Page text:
Pillage da village.
MGM // 2015 // 458 Minutes // Not Rated
Reviewed by Judge David Johnson // November 21st, 2015
Ragnar Lothbrok (Travis Fimmel) has come a long way. Starting out as a simple farmer then getting his raids on by hopping boats and taking his sword to other shore for glory and plunder to, ultimately, ascending to the Viking throne through political cunning and straight murder.
But heavy is the head that bears the crown. Prompted by a relentless love of his family and relentless pursuit of a better life for his people. That better life at first appears to be on the lush shorts of Britain, in the troubled kingdom of Wessex. Though an even greater prize soon enter Ragnar and company’s field of vision: Paris.
That’s the skeletal framework of the third season of Vikings, History Channel’s deeply impressive historical fiction series. Tracking the growth of the show from its smallish first season to this installment, which features one episode completely devoted to an awe-inducing siege, is jarring.
Jarring in a good way, of course. The scope and narrative has expanded in such a way the word “epic” truly applies to what creator Michael Hirst has cooked up here. What I appreciate about the show is the writers’ resistance to rehashing plots or staying too long with stale characters. The story is ever-expanding, matching the restless, curious nature of Ragnar himself; there is simply no time to dwell on retreads.
I mean, folks, we’re in Scandinavia, England, and France in the space of ten episodes, and woven through this jet-setting is a myriad of political machinations and character arcs. The pace this year is breathless and, combined with the high-end production design (might be the best this side of Game of Thrones), the deft acting (Travis Fimmel’s shifty, eccentric, surprising performance is nails) and storylines soaked in history, Season 3 delivers about as entertaining a ten hours as you’ll find.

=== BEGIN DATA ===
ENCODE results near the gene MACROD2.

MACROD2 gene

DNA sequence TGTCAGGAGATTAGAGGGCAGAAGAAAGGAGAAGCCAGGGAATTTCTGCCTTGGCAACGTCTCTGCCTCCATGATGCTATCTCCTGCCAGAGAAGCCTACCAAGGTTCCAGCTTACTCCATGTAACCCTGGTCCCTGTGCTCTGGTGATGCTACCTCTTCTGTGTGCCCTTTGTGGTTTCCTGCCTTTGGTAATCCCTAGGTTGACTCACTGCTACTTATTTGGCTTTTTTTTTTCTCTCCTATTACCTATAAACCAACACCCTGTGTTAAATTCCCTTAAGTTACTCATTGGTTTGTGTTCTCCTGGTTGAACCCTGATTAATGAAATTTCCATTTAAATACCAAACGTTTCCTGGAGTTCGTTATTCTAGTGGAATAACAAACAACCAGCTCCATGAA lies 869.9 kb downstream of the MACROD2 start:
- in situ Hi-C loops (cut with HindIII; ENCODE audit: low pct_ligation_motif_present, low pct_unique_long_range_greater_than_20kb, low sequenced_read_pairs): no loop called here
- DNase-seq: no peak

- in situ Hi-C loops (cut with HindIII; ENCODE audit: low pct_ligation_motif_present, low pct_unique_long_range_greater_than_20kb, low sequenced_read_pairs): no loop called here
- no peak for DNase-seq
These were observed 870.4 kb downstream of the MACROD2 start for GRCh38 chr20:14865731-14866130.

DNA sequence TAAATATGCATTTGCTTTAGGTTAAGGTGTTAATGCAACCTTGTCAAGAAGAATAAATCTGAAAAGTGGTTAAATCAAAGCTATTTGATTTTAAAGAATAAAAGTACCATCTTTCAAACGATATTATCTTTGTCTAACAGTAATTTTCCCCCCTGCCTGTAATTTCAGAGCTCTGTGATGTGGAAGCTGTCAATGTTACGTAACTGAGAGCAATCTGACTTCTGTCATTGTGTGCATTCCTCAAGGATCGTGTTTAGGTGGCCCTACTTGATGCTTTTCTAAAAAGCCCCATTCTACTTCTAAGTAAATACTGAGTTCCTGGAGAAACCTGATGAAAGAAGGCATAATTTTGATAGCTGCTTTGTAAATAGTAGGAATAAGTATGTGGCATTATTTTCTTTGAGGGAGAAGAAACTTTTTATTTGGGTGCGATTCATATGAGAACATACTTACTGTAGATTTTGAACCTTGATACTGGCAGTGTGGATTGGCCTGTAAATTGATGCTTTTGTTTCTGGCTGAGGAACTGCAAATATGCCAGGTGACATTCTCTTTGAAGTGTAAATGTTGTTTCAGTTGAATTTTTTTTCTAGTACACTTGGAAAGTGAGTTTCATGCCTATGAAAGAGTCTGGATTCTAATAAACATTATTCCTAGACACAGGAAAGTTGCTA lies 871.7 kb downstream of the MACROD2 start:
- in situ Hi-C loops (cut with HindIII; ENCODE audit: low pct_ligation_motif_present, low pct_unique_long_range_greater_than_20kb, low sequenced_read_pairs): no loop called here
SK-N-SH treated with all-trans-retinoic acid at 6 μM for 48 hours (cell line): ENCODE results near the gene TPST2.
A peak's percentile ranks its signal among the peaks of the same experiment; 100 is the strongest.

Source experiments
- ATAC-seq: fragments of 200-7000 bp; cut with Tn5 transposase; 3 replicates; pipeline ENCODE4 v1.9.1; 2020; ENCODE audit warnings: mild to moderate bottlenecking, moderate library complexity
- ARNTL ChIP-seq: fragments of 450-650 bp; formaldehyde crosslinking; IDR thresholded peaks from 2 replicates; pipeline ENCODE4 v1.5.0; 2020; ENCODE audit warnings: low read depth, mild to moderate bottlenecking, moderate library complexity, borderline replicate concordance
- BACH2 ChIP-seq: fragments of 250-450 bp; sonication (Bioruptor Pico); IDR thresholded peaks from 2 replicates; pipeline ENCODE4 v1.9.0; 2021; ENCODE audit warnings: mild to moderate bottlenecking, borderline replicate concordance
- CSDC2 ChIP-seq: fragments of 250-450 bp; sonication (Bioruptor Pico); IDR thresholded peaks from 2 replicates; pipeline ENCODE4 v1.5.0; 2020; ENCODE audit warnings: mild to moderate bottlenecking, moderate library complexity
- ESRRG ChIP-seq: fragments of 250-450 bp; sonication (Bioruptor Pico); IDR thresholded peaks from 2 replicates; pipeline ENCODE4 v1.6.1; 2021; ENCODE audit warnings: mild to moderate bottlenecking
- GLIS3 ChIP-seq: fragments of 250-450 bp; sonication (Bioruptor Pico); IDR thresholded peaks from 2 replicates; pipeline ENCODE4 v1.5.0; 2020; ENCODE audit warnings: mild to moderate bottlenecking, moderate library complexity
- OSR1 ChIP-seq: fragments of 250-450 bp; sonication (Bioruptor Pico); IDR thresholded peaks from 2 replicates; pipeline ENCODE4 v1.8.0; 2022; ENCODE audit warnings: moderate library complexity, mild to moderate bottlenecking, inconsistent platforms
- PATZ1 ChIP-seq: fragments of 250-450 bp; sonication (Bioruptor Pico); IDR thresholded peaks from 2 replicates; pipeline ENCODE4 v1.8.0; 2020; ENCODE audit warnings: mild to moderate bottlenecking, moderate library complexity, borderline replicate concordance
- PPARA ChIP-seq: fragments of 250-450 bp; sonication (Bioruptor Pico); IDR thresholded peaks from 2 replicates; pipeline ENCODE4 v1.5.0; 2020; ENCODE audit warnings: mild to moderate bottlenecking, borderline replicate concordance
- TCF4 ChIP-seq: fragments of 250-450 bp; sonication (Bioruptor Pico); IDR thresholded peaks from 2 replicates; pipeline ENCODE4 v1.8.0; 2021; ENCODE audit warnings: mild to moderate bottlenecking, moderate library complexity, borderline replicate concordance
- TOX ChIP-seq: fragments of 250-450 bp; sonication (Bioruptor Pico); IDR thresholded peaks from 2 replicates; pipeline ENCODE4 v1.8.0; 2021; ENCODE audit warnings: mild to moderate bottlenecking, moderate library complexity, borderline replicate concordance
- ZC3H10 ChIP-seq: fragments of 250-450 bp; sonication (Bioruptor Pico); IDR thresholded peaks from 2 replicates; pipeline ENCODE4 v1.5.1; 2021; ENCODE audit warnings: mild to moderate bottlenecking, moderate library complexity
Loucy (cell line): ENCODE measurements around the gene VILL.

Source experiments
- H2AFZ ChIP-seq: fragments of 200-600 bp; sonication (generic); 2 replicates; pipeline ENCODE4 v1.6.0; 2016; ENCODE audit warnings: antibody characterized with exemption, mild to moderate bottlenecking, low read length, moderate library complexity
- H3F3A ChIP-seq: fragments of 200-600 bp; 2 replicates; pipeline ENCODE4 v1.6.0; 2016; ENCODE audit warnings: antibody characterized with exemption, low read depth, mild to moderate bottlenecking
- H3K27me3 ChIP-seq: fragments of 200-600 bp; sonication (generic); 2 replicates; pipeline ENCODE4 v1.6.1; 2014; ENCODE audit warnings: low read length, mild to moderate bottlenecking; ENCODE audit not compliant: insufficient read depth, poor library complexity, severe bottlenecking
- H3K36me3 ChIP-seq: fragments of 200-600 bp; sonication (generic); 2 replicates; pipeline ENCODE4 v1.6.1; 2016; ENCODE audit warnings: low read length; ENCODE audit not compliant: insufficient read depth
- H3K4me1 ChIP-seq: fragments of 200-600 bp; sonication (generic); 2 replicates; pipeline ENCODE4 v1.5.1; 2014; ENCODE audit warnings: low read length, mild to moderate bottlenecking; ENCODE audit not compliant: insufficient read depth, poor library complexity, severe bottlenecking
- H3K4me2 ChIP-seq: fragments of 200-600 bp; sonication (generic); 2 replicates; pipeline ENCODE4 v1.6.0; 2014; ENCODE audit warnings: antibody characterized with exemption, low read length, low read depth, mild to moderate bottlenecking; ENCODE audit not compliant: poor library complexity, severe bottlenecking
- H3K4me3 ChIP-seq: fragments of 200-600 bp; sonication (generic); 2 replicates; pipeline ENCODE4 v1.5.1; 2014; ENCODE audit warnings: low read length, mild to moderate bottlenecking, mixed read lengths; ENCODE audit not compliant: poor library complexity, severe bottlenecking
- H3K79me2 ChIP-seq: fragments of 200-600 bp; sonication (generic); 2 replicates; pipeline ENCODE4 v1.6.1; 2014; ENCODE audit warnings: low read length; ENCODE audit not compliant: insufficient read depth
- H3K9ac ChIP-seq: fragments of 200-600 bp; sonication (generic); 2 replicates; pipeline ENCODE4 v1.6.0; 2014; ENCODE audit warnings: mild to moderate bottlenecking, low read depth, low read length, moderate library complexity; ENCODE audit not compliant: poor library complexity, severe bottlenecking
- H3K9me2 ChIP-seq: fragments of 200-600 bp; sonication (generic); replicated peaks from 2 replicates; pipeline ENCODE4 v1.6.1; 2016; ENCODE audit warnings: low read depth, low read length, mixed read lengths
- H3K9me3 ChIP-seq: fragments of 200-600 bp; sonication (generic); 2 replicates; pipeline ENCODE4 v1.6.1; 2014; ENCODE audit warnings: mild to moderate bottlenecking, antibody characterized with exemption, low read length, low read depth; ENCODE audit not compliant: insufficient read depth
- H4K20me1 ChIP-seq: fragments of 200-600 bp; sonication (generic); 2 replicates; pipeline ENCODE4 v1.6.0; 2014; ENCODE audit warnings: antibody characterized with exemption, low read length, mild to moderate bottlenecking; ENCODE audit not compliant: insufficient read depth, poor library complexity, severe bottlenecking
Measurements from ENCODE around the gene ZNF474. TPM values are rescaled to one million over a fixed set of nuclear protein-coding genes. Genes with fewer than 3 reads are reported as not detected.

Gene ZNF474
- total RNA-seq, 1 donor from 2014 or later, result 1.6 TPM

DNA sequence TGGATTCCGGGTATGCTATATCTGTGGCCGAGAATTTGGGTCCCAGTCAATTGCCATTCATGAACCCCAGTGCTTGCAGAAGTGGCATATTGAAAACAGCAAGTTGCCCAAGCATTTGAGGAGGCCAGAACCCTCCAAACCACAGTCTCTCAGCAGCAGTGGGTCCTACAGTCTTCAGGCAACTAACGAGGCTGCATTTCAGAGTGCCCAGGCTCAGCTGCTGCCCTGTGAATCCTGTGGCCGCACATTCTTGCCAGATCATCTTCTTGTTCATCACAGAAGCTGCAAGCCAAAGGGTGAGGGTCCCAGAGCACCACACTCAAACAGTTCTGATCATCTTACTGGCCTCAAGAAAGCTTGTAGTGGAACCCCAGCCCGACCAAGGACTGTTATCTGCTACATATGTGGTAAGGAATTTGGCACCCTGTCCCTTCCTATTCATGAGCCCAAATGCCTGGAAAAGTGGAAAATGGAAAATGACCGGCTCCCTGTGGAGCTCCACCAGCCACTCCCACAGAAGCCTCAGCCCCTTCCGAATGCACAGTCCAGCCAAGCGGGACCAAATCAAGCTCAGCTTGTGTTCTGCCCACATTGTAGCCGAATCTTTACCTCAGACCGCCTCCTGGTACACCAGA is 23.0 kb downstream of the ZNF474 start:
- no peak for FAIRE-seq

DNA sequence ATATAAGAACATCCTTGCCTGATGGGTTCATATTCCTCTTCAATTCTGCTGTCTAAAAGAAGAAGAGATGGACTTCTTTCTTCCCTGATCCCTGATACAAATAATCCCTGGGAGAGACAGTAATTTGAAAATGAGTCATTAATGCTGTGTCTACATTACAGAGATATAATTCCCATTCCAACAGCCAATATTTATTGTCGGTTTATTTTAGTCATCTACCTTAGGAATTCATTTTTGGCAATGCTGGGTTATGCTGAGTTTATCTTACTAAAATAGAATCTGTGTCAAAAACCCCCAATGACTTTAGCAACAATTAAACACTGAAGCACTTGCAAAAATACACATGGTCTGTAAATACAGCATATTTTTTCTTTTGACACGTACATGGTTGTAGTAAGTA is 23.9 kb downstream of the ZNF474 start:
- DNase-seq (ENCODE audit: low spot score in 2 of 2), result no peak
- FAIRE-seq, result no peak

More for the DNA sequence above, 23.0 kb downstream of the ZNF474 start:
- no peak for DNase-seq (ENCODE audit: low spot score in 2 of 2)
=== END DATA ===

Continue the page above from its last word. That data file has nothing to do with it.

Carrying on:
For me, the extra-Vikings stuff hit the hardest. The internal family and friend politics were solid (and will drive the action next year for sure), but it’s when Ragnar inserts himself into Wessex/Mercia border squabbles and takes the fight to Pari when things really pop.
As someone deeply interested in this “dark” part of history, it’s a thrill to watch the seedlings of Anglo-Saxon Britain take shape (King Alfred the Great is born in this episode) as well as the center-of-civilization Paris that plays such a role in the development of the West. All taken through the dancing eyes of Ragnar, who Fimmel has turned into one the most interesting characters on TV.
And even if these moments don’t grab you, if you don’t give two mead-soaked farts about the Dark Ages, the spectacle alone should glue your eyeballs to the screen. The siege in Episode 8 is unreal, an hourlong attack that’s as majestic and violent and well-staged as anything you’ll see on shows with twice the budget.
But I’ve said enough. Vikings is a great show, surprisingly complex, transfixing for history fans and loaded sideways with the righteous sword and shield mayhem.
Awesome Blu-ray here: a supreme 1.78:1/1080p HD transfer that offers some of the sharpest visuals for any TV show I’ve seen, joined by an aggressive DTS-HD Master Audio 5.1 mix. Extras include select episode audio commentary, deleted scenes, alternate extended versions of the episodes (nudity/gore pumped up), featurettes on the Paris siege and the politics of Ragnar’s rule and an interactive “Guide to the Gods.”